Turn Your Kitchen Into A Garden Oasis

At this point in the year, we are all beginning to suffer a bit from the winter blues. Be it the heaping piles of snow outside our doors or the brisk weather endured on the walk to work, winter has a way of making us really miss the beauty of spring. However, just because the weather frightful, that doesn't mean it has to be bleak indoors.

Aside from cranking up the heat and sipping on tropical drinks, you can perk up your winter blues by transforming your kitchen into a useful garden oasis that will thrive while the elements outside remain less than ideal. To help us better understand not only why plants in our kitchen are useful, but which plants will thrive best indoors, we chatted with Justin Hancock of Exotic Angel Houseplants to help you make your garden grow. Here are a few tips to get your green thumb ready:

The Daily Meal: What are the best houseplants to keep in the kitchen?

Justin Hancock: If you have a bright kitchen, any houseplant should enjoy the extra humidity a kitchen offers. If you're always on the go, some particularly fun varieties include snake plant, Chinese evergreen, and ZZ plant — they hold up well if you get too busy cooking to water them regularly. If you want a splash of color in the kitchen, look at red Aglaonema. It's incredibly easy and its foliage is edged and streaked in rich, ruby red.

What are the most low-maintenance houseplants?

Snake plant, Chinese evergreen, and ZZ plant are three of the most low-maintenance plants of all time. Snake plant, in particular, has been enjoyed for generations — a testament to just how easy it is! Pothos, philodendron, and spider plant are three more super-easy plants; they're particularly good choices for growing from hangers if you don't have enough counter space to enjoy plants.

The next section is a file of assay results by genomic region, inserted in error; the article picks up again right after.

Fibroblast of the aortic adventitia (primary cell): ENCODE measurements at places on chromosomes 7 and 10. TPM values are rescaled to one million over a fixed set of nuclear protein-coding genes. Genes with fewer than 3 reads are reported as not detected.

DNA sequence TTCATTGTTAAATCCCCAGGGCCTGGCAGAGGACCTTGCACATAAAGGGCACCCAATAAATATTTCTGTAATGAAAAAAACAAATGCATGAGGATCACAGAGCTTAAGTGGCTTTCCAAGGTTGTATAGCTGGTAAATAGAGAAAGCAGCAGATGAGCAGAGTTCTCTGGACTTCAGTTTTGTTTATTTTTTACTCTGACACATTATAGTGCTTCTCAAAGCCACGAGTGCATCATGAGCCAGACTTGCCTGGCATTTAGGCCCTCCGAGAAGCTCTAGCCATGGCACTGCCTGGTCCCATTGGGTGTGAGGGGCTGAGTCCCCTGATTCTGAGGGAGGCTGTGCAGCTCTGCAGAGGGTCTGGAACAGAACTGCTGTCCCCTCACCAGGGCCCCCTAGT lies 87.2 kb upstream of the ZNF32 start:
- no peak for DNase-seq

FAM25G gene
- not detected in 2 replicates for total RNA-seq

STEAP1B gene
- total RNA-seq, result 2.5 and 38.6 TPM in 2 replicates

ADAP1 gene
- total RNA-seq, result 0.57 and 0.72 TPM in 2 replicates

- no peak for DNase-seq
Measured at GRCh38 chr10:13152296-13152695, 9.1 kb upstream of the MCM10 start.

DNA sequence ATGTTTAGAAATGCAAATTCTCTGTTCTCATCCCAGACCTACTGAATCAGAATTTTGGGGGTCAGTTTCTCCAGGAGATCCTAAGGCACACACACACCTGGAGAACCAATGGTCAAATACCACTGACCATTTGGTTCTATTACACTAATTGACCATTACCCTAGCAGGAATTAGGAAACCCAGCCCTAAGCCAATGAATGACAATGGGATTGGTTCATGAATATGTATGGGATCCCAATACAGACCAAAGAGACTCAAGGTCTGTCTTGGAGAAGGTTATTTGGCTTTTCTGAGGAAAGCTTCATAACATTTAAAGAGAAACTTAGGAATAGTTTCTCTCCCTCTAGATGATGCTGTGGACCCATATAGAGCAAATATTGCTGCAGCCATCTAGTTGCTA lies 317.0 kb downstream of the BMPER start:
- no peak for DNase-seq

What are some ways to help a dying plant revive itself a little?

If you have a plant that's struggling, first check to make sure you're giving it the conditions it needs (you should be able to find this information on the plant tag, or on websites like costafarms.com). If your plant isn't in a prime spot, either move it to a better one or replace it with a plant that is suited to the space you'll grow it in. Moving a plant isn't always the answer — and can do more harm to the plant than good, so resist the urge to keep placing your plant in a lot of different areas to see if it does better.

Why should we fill our kitchens with plants, outside of obviously useful ones like aloe for burns?

Aloe is the classic one. But all plants actually offer some great health benefits. Being around plants can lower our blood pressure and make us feel more relaxed, happy, and creative. Because plants are so good at cleaning the air (of harmful VOCs [Volatile Organic Compounds], as well as bacteria, mold, and other substances), houseplants can also help keep us from getting sick. They're no substitute for washing our hands, but some scientific studies show plants can reduce mold, mildew, and bacteria counts in the air by 60 percent.

Which plants are the worst to put in your kitchen and why?

It depends on the plant and your kitchen. If you have a relatively low-light kitchen, for example, any high-light plant is going to have a tough time getting by. If you have a pretty small kitchen, you probably don't want a palm, money tree, or other plant of large proportions.

Which are the hardest herbs to grow and maintain? The easiest?

In general, most herbs are going to be something of a challenge indoors. Most herbs come from the Mediterranean and like sunny spots. That said, rosemary can be grown for years indoors if you have enough light and are careful not to overwater it. We recommend considering most herbs to be short-term houseplants — those you enjoy for two or three months before you replace them.